Two years ago, Jerusalem-based paramedic Hagai Bar Tov was called to the scene of a terror attack. A Palestinian driving an excavator attacked a bus, flipping it over and killing one pedestrian.
“I was one of the first paramedics to arrive and we started to do CPR, but nothing was left of him,” Bar Tov said.
Bar Tov, an 18-year veteran of the Magen David Adom (MDA) medical service, traces the current terror wave to that incident. He has treated many terror victims since, especially near his home in Kiryat Arba.
MDA medics deal with the mundane as well as the traumatic in their daily work. The organization’s personnel cover a range of medical needs as emergency responders, the caretakers and providers of the national blood supply, and as Israel’s representatives to the International Red Cross.
The group’s most visible role is as an emergency medical service. MDA, Israel’s largest non-profit organization, operates 1,074 ambulances in Israel and has access to two helicopters. Their white ambulances carry basic life support equipment for non-urgent situations, while the yellow Mobile Intensive Care Unit vehicles are described as “emergency rooms on wheels” and are staffed by highly trained paramedics.
There are also volunteers with motorcycles or with medical kits in their personal vehicles that can be sent to a scene. The organization has about 15,000 staff members in Israel, 1,850 of whom are paid professionals, while the rest are volunteers.
The Life Guardians program, which recruits civilian volunteers with basic first aid skills who can be notified of an emergency in their immediate area, has had 12,000 applicants since its launch six months ago.
Emergency calls are answered by operators throughout the country, unlike in the United States, where calls are directed to local offices. The nationalized system means a faster response time since more operators are available. The average phone response time is four seconds.
About 72 percent of the budget is covered by patients’ health plans. Health providers need to collect this fee by law in Israel. Around 20% of the budget comes from donors, mainly in the United States, the United Kingdom and Australia.
Most calls are mundane — an old man with suspicious chest pains who needs to be tested, for example — but many still need to be treated as emergencies. It is better to “over-triage” when there is doubt about the severity of a case. The most common dramatic events are work and traffic accidents and, in the summer, drownings.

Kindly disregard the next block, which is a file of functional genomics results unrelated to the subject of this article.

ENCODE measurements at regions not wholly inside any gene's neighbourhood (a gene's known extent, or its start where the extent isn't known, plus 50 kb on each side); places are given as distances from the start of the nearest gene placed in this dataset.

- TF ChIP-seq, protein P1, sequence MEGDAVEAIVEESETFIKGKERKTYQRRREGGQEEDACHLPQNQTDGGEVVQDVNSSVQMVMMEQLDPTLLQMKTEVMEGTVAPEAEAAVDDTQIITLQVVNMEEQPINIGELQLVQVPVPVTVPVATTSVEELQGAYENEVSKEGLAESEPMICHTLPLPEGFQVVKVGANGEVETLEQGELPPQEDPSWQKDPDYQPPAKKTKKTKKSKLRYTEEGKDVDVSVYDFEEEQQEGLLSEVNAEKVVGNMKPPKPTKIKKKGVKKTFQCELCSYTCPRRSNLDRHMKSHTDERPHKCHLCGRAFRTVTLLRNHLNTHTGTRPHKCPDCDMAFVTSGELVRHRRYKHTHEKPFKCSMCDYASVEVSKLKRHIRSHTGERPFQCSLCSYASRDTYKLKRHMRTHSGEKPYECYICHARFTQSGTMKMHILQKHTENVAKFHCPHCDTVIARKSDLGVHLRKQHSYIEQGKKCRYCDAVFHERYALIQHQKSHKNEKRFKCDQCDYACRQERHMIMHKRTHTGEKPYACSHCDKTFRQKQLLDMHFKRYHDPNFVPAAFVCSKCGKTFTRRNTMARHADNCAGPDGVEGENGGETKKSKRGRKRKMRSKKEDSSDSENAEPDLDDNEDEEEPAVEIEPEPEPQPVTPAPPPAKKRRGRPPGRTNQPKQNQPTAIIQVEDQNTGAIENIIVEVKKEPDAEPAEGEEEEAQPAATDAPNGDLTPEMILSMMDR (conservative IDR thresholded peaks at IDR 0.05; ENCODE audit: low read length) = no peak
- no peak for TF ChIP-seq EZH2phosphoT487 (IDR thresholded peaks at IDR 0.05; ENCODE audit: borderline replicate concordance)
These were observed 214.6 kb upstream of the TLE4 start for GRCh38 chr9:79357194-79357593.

The recent terror wave stressed the system, but the mechanism for treatment was already in place, only the volume increased, medics said.
They say they can see from the injuries of stabbing victims that many of the terrorists know where to stab people’s bodies to inflict the most harm. After the bus bombing in Jerusalem in April, medics said they knew who the bomber was by the nature of his injuries.
Bar Tov, who first volunteered with MDA when he was 15 years old, lives in the West Bank settlement of Kiryat Arba on the outskirts of Hebron.
“I go for most of the calls that we have there. It’s not easy to arrive to a scene to discover that you are treating friends or people that you know, and worse, that you need to treat very badly injured soldiers,” he said.
MDA also responds to emergency events abroad like the earthquakes in Haiti in 2010 and in Nepal last year, especially if Israelis are trapped or injured in a disaster zone. In Nepal, one crew was sent to treat Israelis and one to care for Nepalese. A team went to treat Israelis injured in the Istanbul bombing in March, when three Israelis were killed and 11 injured.
Above: MDA paramedics take off for Istanbul to treat Israelis wounded in a bombing.
Despite the traumatic events Bar Tov has had to deal with on the job, he has experienced high points too. He delivered twins in the back of an ambulance once five or six years ago, he said. And, he met his wife after cooking a meal for her in the MDA station in Rishon Lezion in central Israel where both were working at the time. They now have four children and both work as paramedics in Jerusalem.
The run-of-the-mill calls give him strength too, he said.
“When you go to an old man, even if he only needs help to get up from the floor to the bed,” Bar Tov said, “it’s a good feeling when someone is smiling at you when you finish your treatment and says ‘thank you.'”